The Art Of Listening - Commentary
November 1, 2010By Kevin Conley of KHS GameNight
By Kevin B. Conley
Many different skill sets are necessary to be successful in athletics. Speed, quickness, strength and endurance are among the most obvious traits of a successful athlete. And, while very few athletes possess all of the possible skill sets, there is one ability that seems to be shared by those special athletes who rise above the rest.
The ability to listen.
At first glance, one would assume that the ability to listen is something anyone could do. After all, most everyone can hear. However, as we begin to scratch the surface, we quickly realize that listening really has nothing to do with hearing. Listening goes beyond the actual audible instructions given by coaches and teachers, moving into the realm of being able to combine instructions with focus, discipline and understanding to achieve the given directive.
Hearing is simply the act of perceiving sound by the ear. For most, hearing simply happens. Listening, however, is something one consciously chooses to do. Listening requires concentration so that your brain processes meaning from words and sentences.
If the differences between hearing and listening can be identified, why then does the problem remain that not everyone has the ability to listen?
Many times, the breakdown occurs when one assumes they know what is going to be said before it is actually said. When we feel we already know what's coming next, we have the tendency to "tune out" - we stop listening and merely hear what is being said. And, athletes are not the only ones susceptible to this. We do this in our everyday lives.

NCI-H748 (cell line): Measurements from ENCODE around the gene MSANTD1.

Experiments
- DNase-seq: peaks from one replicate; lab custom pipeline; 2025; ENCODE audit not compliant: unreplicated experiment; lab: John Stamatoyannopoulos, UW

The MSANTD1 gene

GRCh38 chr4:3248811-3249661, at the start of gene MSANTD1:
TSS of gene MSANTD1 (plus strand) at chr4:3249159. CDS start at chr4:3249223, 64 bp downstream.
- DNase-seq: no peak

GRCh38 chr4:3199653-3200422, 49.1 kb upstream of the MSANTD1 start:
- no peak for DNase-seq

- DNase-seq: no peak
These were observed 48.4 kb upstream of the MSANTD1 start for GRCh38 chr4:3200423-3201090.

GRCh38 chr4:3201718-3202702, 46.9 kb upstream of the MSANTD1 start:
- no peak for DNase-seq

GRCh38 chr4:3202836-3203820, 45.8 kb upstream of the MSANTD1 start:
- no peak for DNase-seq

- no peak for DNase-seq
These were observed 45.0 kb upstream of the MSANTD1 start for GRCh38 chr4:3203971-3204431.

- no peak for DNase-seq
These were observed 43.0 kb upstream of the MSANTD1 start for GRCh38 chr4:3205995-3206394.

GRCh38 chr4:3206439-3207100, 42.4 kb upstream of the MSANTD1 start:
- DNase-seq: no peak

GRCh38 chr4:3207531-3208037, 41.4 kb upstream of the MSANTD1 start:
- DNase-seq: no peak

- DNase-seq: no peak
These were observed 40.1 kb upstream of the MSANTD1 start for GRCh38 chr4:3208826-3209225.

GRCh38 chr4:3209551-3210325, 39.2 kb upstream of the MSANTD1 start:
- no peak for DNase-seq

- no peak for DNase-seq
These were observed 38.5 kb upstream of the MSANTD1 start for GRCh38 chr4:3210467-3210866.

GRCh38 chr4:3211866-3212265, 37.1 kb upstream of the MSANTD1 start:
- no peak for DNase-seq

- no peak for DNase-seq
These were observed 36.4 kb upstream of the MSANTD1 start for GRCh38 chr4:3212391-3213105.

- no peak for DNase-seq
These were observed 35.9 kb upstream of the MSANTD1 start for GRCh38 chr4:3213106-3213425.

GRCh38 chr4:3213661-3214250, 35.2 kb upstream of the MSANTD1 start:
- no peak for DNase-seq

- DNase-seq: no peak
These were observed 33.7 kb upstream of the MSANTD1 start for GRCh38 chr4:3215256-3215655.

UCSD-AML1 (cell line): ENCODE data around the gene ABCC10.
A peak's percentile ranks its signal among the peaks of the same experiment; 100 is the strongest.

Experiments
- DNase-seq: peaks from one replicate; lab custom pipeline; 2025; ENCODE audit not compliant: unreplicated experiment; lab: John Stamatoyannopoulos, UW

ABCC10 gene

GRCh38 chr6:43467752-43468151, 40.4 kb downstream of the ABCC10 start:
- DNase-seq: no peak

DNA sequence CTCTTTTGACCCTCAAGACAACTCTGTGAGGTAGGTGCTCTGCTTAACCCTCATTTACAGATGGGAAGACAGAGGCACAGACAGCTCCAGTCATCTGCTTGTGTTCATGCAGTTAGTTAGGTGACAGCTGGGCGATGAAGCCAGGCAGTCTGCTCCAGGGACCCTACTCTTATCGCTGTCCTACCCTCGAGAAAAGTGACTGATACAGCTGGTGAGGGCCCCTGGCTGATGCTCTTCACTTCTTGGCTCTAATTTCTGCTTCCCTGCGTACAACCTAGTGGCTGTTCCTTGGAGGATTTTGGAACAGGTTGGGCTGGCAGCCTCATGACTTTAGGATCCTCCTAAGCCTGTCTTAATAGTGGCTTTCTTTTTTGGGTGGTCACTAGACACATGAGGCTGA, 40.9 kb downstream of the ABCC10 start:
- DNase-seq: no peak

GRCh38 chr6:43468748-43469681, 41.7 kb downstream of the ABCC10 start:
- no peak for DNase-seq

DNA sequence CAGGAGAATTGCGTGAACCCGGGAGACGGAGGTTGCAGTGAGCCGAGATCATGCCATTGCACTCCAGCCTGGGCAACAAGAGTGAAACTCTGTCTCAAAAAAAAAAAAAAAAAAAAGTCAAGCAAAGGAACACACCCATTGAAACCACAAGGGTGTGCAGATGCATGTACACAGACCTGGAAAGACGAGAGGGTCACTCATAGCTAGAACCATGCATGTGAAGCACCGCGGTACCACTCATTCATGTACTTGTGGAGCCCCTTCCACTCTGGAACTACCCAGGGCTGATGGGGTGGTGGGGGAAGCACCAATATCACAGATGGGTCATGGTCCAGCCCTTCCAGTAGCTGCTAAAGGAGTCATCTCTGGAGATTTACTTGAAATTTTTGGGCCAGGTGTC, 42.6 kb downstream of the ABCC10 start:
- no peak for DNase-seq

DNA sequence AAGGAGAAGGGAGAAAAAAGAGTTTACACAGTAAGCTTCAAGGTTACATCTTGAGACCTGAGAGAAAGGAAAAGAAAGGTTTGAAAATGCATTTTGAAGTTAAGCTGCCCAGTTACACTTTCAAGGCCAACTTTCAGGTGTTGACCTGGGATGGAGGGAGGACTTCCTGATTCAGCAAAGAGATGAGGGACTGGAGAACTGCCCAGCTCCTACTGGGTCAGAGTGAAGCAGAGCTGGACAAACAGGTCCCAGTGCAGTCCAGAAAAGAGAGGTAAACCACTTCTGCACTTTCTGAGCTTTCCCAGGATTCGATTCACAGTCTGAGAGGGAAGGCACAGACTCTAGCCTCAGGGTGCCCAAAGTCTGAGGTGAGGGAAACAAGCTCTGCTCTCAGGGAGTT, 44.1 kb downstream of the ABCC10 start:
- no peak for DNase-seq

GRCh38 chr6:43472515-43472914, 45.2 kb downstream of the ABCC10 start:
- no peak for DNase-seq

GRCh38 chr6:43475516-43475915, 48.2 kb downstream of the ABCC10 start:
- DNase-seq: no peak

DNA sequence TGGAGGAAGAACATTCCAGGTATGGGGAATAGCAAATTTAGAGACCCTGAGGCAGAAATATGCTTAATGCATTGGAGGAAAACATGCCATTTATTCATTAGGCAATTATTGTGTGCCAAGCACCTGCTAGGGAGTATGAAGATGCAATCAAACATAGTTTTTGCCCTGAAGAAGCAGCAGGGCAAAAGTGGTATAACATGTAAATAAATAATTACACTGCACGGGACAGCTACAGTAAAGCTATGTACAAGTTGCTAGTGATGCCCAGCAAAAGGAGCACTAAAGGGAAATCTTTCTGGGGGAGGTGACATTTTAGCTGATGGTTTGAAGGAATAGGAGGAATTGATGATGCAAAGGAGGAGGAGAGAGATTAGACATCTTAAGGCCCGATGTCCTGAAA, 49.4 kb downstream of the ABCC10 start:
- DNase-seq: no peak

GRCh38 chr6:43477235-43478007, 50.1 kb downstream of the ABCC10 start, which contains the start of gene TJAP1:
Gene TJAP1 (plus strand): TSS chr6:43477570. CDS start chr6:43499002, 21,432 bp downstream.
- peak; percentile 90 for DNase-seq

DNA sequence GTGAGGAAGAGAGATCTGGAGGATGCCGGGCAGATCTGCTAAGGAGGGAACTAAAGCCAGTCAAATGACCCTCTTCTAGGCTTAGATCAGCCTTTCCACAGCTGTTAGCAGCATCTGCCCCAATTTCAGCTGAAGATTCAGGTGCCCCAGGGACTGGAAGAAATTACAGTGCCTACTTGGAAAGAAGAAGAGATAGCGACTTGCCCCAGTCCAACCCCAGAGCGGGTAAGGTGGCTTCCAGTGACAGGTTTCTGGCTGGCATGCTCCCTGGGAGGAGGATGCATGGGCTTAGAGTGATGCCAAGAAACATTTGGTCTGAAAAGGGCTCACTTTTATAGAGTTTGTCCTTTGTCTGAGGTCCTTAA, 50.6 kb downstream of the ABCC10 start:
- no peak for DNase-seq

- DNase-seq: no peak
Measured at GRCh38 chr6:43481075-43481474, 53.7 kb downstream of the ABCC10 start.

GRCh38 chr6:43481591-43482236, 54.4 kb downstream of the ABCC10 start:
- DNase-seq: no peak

All of us have been speaking to someone and suddenly realize that they are not listening to us. They may be look at us, even nodding their head in agreement, but the is no doubt that they are not listening to what we are saying. We have been undoubtedly tuned out.
Students tune out their professors. Parents tune out their children. Husbands tune out their wives - and vice versa. It is a fact of life and in many instances the one tuning out does not even realizing they are doing it - it just happens.
Sometimes the breakdown occurs due to a preoccupation with something other than the subject at hand. For athletes, especially high school athletes, the pressures of academics can be a source of extreme pressure. An upcoming exam or heavily weighted project can occupy the thoughts of a student athlete. Relationships can also be a hindrance to listening. Problems at home or with girlfriends or boyfriends can cause the breakdown between hearing and listening.
Even though we understand why this breakdown can sometimes happen, it will undoubtedly continue to take place from time to time. Those who can overcome this issue will achieve at greater levels than those who do not.
It all comes down to this.
If we have the desire to listen, we will. If there is something else we would rather be doing, then we will most likely only hear what is being said and not listen to it. The choice is yours.